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Kids can pitch in, help during job-loss woes


Question: I was recently laid off from a job I have held since before my children were born. My husband and I are struggling finding a balance between letting them know what’s going on but also not causing them to panic. Even if I find a job soon, I probably won’t be making as much money and we do have to cut back. They are 15, 12 and 8. Any advice?

Answer: This is a timely topic, as so many people are losing jobs.

I always remind parents that when you are discussing these very difficult topics with kids, you have to remember that you are the adult, and you don’t have to share all of the information, just some of the basics.

When mom or dad loses a job, that’s no secret. When mom, who used to go out the door at 7:15 is still in her jammies when the kid leaves for school at 8, they know. There is no way of hiding this, nor is it healthy to hide it.

The point you want to assure kids of is, “Honey, we’re going to be OK,” even though, parent, your heart is beating fast and your anxiety level is as high as it’s been since you first learned you were pregnant.

Kids can help. Rather than buy a lunch at school, they can make a lunch. They can help turn down the heat or monitor the air conditioning. They can be more careful with water usage in the home. There are all kinds of ways kids can contribute. They know they are helping and giving back to the family. I think that is healthy.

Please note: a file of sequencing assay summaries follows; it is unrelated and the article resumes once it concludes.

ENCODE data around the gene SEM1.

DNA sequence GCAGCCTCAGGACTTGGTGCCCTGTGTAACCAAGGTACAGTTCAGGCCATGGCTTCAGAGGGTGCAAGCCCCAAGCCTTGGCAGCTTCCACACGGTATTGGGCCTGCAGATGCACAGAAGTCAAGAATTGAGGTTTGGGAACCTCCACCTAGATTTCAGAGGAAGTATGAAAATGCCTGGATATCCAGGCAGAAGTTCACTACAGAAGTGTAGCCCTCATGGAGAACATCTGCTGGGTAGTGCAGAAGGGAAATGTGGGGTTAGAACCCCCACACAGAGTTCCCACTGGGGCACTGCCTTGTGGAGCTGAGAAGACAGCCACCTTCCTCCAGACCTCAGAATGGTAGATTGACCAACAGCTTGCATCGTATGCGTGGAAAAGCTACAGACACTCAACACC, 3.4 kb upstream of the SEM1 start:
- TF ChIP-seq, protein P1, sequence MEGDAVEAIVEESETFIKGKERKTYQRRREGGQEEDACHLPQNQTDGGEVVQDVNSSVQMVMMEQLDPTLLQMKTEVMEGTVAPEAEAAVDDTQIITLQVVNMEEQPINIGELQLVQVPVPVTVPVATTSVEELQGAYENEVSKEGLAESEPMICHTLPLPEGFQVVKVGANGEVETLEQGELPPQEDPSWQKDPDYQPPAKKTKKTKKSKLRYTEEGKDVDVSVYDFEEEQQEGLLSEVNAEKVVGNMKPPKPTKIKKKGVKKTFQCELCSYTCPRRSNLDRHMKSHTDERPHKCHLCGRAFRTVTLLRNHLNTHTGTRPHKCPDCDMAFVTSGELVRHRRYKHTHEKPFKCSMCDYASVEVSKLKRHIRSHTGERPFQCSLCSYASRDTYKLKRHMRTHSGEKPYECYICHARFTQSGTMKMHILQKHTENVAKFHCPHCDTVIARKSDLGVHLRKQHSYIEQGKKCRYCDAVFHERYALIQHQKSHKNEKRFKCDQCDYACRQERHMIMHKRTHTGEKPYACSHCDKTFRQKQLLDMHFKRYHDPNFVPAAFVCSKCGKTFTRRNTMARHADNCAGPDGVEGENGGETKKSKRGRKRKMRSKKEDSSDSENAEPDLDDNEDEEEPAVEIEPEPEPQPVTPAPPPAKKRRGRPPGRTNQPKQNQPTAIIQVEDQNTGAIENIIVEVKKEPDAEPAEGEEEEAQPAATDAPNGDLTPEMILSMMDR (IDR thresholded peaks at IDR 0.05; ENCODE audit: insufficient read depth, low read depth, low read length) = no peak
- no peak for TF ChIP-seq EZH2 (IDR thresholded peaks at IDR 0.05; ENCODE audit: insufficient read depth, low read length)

With kids who have all kinds of things, a reminder to parents that it isn’t the things that count. It’s the people. It’s the relationships. It’s the wise parent that knows the difference between what kids want and what they need.

Unfortunately many of us have brought our kids up to make them feel like they are the absolute center of the universe, and they have a sense of entitlement.

Just as adults are waking up to the reality of lost jobs, lost income, shrunken 401K plans, kids are going to wake up to that same reality.

But as with most things in life, as the parents handle it, so will the kid handle it.

If you handle it with a sense of confidence, they’re going to follow with that confidence.

While you may feel like the other shoe is about to drop and crush us all, you can’t be sharing that with your kids. You need to shield them from some of that stuff. But let them know you are in it together. You are the steadying force, even though you are a nervous Nellie on the inside. You’ve got to hold it together for the whole family.

Dr. Kevin Leman is a Tucson psychologist and author of more than 30 best-selling books, including “Have a New Kid by Friday.”

Photo by Tom Spitz Photography.


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